Qtopia coming for Neo1973
mrtitor at gmail.com
Tue Sep 25 16:14:07 CEST 2007
On 9/25/07, Steven Le Roux <steven at le-roux.info> wrote:
> On Tue, 25 Sep 2007 10:32:46 +0200, "Dani Anon" <mrtitor at gmail.com> wrote:
> > On 9/25/07, Lorn Potter <lpotter at trolltech.com> wrote:
> >> Carlo E. Prelz wrote:
> >> > Subject: Re: Qtopia coming for Neo1973
> >> > Date: mar 25 set 07 08:18:31 +0200
> >> >
> >> > Quoting Dani Anon (mrtitor at gmail.com):
> >> >
> >> >> - But QT is not free (as in beer) for commercial usage
> >> >
> >> > This is not the only reason why Qtopia is sub-optimal.
> >> It's not a reason at all. Neo is a "free" phone! If I wanted commercial
> >> applications, I could easily use any other phone out there. The reason
> >> why we are all here, is because the Neo is 'free software'. Would the
> >> Neo interest you as much if it wasn't as 'free'?
> > Tell that to all the people using Wine under Linux.
> I Don't think there are so much... I fully agree with him to say Neo/OpenMoko goal is to become a *FREE* user friendly phone. Even if Qtopia could give bigger range, or bigger "celebrity", it will not change the OpenMoko/OpenEmbedded mission, to provide a free framework/os
People keep saying that but really, are you sure that openmoko goals
exclude proprietary software?
Linux is a perfectly free operative system but support for proprietary
software isn't discouraged. Think of Oracle, Opera, vmware to name a
few. In fact, one could argue that an open platform that makes
proprietary development expensive is less free than a closed platform
that makes proprietary development (as well as free development) free,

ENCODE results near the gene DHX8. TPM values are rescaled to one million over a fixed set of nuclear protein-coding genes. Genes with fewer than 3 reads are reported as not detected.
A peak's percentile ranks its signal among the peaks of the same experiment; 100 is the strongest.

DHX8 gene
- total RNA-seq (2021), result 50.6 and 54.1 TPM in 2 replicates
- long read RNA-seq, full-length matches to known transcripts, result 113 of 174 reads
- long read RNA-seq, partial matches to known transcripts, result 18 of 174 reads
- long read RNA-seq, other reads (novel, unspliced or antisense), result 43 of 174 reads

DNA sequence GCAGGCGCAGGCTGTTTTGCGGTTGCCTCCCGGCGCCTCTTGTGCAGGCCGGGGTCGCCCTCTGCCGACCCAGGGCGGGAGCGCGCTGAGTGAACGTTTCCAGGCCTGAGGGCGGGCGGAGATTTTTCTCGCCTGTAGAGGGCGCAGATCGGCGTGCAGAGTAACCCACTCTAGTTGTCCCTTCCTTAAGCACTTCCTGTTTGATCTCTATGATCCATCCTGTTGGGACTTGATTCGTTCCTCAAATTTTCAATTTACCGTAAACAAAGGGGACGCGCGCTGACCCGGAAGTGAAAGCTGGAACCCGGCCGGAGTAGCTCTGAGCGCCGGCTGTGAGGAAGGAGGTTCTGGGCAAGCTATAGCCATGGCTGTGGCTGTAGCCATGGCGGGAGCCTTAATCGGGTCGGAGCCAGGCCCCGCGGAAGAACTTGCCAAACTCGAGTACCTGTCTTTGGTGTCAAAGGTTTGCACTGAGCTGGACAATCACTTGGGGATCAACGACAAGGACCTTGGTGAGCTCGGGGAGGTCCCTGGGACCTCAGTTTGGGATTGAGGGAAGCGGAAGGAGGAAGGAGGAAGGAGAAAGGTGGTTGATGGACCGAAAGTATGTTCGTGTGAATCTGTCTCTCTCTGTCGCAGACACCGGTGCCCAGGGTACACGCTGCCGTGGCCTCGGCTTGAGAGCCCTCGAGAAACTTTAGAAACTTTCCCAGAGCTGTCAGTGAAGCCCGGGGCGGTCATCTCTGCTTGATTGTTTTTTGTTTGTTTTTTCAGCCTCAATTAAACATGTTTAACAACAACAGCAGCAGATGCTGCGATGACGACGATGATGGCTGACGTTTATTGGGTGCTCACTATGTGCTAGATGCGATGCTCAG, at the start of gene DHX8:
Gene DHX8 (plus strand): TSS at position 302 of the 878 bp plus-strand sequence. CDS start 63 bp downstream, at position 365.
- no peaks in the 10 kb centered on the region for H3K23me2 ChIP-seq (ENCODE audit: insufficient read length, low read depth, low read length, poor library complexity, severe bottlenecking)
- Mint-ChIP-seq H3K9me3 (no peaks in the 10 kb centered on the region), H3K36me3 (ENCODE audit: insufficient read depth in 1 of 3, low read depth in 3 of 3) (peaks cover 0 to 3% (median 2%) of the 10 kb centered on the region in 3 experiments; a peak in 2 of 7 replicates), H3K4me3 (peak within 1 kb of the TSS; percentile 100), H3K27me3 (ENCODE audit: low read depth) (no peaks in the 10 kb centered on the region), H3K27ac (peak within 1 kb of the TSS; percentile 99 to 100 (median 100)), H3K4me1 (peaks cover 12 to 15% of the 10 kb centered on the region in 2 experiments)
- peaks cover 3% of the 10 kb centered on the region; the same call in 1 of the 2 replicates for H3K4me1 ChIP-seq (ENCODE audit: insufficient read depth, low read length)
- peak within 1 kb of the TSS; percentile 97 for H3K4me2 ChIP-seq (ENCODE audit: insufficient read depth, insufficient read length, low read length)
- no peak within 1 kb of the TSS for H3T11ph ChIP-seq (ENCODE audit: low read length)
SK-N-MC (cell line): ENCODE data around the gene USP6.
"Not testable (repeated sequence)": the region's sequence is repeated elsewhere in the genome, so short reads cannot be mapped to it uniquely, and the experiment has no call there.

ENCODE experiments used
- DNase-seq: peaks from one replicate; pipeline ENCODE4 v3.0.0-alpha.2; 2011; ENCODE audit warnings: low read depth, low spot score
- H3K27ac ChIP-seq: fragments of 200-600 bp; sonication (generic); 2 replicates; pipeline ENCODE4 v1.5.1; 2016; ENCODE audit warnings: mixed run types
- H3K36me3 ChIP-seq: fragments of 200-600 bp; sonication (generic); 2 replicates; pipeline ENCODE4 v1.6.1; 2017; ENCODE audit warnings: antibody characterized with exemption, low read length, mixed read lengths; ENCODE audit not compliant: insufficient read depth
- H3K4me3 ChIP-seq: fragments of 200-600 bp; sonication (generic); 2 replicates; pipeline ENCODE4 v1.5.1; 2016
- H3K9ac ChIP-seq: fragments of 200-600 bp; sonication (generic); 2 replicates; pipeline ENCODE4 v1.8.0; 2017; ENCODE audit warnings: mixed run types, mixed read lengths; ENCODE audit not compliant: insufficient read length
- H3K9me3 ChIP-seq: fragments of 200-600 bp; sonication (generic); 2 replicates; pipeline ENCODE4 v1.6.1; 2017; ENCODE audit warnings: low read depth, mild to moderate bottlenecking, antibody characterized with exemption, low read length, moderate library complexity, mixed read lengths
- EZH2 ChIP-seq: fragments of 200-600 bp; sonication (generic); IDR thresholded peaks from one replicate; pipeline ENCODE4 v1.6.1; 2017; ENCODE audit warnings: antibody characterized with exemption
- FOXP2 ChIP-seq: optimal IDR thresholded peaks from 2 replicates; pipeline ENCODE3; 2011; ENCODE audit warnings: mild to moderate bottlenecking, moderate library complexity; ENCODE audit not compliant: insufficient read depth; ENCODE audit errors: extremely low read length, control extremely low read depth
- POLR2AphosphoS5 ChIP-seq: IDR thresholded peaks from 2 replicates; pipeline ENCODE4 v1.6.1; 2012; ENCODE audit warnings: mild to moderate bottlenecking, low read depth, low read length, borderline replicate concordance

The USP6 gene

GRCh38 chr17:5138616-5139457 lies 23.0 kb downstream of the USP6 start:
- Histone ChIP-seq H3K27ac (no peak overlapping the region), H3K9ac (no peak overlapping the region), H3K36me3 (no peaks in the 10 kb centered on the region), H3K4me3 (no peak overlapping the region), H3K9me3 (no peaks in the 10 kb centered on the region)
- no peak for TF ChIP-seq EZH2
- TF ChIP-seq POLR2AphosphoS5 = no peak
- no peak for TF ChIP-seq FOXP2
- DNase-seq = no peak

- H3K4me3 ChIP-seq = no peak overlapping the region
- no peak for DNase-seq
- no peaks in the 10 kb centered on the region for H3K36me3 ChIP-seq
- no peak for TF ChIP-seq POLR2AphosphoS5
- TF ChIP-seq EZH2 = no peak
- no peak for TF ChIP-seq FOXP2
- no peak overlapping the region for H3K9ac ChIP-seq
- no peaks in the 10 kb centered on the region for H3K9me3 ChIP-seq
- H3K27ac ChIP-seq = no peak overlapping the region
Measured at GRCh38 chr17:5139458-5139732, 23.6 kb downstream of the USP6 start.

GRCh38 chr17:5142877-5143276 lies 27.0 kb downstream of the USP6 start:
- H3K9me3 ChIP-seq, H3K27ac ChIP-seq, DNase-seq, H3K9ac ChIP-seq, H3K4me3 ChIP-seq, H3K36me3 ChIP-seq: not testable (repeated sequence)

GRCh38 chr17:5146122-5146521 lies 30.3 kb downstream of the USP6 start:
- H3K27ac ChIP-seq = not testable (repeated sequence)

so I think you are very wrong about this.
FIC is a company after all and I'm pretty sure that to them, the
non-free nature of qtopia for proprietary usage would be a concern but
that is good. In fact I would prefer qtopia as a developer but I'm
willing to use openmoko, I really want.
> >> They haven't progressed that much in the last 6 years. Slower cpu uses
> >> less power.
> > strongly agree with all these points. With mobile devices, direct
> > access to the hardware is everything because it might mean an extra
> > hour of battery. the main problem right now is I'm not sure about the
> > future of openmoko if they keep using X. When I learnt openmoko was
> > using an X server it surprised me a lot, its a very weird decision.
> > Most of Linux powered extramobile devices that I know of (please
> > correct me if I'm wrong) have some kind of framebuffer environment in
> > which you can directly draw stuff on screen with little overhead.
> > Dani
> Ok, I am not a developper, but, I think the accelorometer has the goal to provide a good video rendering.
> If you see forward, the hardware will be improved, and I think there will be some "eyeglasses" effect or any "eye candy" things that won't not be possible with frame buffer...
I think you are confused about the framebuffer thing. A frame buffer
is always used, it's used by X too. (You are taking about the *Linux*
Framebuffer, a particular feature of linux). And yes, X adds an
overhead, that's why there are projects like FBUI or directFB. These
people aren't lunatic or morons, they started such efforts
specifically to remove the X overhead and have something as responsive
as Microsoft and Apple have. This is very well known, so stop
pretending that it's not an issue.
It's either one of the following:
1) Application asks to draw a line and waits. X sees that request and
uses a driver to draw the line, then sends confirmation. Now the
application waits and when the confirmation is received it's ready for
the next operation.
2) Application uses a driver to print the line.
Note that in the second option we are already ready for the next operation.,,
Which one would you choose for performance? Apparently most of the
phones are using the second. The mind boggles...
> Steven Le Roux
> steven at le-roux.info
> xmpp:steven at jabber.fr
> OpenMoko community mailing list
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